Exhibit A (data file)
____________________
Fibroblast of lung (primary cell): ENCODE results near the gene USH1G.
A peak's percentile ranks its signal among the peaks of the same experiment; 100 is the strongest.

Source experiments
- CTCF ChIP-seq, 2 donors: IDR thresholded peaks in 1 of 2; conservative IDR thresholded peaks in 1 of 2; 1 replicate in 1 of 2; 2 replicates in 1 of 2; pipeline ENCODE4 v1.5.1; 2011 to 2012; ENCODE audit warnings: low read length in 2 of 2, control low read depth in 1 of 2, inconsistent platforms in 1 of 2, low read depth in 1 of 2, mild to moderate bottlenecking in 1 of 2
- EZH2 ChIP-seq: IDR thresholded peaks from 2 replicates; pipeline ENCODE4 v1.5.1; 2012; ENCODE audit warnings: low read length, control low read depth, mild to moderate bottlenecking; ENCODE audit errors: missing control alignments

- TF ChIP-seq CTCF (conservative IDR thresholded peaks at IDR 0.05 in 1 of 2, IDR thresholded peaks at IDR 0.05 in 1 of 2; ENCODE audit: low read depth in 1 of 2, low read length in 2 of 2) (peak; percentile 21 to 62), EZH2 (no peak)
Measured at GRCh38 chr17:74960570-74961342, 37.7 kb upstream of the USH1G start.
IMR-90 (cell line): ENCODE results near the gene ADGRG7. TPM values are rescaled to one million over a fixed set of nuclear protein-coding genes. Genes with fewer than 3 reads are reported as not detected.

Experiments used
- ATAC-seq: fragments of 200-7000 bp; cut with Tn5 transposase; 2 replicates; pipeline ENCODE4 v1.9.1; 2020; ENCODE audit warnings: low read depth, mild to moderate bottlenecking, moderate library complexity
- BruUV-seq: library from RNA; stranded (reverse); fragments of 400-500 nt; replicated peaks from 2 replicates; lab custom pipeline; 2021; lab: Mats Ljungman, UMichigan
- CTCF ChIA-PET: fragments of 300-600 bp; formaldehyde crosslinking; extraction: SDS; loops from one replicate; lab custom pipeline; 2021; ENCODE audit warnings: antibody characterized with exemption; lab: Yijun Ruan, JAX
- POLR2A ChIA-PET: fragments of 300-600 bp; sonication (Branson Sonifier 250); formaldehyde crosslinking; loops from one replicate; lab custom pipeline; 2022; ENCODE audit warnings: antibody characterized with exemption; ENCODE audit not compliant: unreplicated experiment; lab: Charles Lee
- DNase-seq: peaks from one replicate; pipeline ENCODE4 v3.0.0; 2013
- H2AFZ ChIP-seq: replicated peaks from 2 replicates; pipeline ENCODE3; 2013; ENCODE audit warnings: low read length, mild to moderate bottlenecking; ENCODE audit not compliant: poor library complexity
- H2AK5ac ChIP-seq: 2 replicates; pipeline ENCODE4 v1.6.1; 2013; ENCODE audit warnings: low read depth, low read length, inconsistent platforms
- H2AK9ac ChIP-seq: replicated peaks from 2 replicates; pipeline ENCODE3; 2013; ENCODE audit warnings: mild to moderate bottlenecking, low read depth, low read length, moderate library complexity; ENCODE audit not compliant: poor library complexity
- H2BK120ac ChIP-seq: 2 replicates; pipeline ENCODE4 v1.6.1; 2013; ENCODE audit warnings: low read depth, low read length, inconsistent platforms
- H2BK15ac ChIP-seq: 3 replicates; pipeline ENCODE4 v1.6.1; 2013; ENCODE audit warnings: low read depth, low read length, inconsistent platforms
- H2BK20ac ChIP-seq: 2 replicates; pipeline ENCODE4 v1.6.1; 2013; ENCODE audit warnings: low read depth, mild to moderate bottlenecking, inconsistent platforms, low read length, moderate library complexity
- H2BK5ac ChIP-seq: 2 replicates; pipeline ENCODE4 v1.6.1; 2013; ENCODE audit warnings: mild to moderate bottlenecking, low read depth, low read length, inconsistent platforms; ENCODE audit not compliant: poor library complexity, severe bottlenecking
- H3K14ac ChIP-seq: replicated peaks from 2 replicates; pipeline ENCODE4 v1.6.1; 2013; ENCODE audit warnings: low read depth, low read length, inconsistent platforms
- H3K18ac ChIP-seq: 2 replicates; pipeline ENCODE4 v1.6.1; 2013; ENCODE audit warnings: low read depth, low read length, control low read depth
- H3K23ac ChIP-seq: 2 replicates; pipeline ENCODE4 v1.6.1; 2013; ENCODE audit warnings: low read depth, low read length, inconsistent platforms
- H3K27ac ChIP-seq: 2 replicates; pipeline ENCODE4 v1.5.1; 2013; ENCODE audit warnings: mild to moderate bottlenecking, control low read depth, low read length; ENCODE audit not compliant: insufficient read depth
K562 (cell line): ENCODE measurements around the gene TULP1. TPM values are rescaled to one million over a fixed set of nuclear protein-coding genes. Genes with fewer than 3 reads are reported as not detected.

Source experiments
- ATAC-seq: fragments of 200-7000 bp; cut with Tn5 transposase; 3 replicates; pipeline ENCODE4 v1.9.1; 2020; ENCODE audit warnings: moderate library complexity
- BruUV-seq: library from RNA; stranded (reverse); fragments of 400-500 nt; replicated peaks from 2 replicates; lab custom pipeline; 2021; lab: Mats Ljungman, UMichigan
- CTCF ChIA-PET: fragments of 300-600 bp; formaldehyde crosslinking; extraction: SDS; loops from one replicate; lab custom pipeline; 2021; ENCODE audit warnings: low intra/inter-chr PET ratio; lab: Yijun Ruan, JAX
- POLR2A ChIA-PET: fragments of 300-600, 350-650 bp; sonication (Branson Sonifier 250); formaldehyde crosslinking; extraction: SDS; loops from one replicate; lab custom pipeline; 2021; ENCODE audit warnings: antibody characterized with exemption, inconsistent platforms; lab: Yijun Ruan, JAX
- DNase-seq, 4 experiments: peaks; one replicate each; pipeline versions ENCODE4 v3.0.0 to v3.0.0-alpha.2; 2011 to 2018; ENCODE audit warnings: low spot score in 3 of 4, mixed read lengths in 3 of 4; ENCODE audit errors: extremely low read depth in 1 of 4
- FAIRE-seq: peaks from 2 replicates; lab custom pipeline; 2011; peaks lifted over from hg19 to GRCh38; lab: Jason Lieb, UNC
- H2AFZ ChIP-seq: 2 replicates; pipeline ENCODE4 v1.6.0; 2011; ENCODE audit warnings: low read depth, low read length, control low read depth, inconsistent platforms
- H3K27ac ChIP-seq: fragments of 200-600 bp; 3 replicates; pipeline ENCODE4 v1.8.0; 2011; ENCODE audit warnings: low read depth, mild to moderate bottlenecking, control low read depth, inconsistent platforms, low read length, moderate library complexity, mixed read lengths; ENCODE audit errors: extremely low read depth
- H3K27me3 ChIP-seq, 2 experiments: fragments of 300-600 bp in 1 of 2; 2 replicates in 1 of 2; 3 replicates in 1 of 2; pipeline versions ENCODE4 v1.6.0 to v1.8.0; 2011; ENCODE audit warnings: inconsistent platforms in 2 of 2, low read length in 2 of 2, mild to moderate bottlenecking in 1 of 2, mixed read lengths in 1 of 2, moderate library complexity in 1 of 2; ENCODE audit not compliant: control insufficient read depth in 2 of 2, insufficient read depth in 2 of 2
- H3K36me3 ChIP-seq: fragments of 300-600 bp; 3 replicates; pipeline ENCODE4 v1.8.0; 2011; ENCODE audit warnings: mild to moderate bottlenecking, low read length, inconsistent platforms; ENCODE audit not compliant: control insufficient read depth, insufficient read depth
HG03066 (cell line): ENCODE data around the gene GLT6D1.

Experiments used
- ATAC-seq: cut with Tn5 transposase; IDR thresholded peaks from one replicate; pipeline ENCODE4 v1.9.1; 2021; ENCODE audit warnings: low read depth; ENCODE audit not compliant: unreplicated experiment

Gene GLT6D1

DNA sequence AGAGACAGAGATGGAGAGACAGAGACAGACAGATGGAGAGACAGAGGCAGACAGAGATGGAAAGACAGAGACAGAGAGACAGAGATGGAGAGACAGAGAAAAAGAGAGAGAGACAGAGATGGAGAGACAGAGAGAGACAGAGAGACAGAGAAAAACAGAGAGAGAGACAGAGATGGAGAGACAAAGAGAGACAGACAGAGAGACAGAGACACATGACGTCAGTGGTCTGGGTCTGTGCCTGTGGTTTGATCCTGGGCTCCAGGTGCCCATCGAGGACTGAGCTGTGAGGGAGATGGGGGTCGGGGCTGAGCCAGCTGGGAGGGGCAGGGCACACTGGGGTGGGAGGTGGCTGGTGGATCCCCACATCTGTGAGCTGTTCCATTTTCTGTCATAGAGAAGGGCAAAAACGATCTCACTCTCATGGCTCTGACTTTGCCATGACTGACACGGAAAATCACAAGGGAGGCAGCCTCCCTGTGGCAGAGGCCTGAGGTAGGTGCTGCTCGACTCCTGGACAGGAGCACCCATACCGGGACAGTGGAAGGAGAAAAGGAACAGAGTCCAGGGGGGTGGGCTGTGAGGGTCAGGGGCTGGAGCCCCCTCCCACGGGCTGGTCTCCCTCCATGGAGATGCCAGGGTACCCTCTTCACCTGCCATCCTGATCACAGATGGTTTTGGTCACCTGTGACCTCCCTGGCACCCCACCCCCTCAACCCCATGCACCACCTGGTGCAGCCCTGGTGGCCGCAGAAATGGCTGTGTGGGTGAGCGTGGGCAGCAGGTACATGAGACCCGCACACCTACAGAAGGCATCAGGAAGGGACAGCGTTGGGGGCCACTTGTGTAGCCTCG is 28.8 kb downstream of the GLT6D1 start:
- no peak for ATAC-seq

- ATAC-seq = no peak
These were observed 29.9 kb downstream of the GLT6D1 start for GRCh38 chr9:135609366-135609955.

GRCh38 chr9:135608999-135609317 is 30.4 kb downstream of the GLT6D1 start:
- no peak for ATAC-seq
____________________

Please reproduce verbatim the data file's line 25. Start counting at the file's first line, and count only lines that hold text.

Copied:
- H3K27ac ChIP-seq: 2 replicates; pipeline ENCODE4 v1.5.1; 2013; ENCODE audit warnings: mild to moderate bottlenecking, control low read depth, low read length; ENCODE audit not compliant: insufficient read depth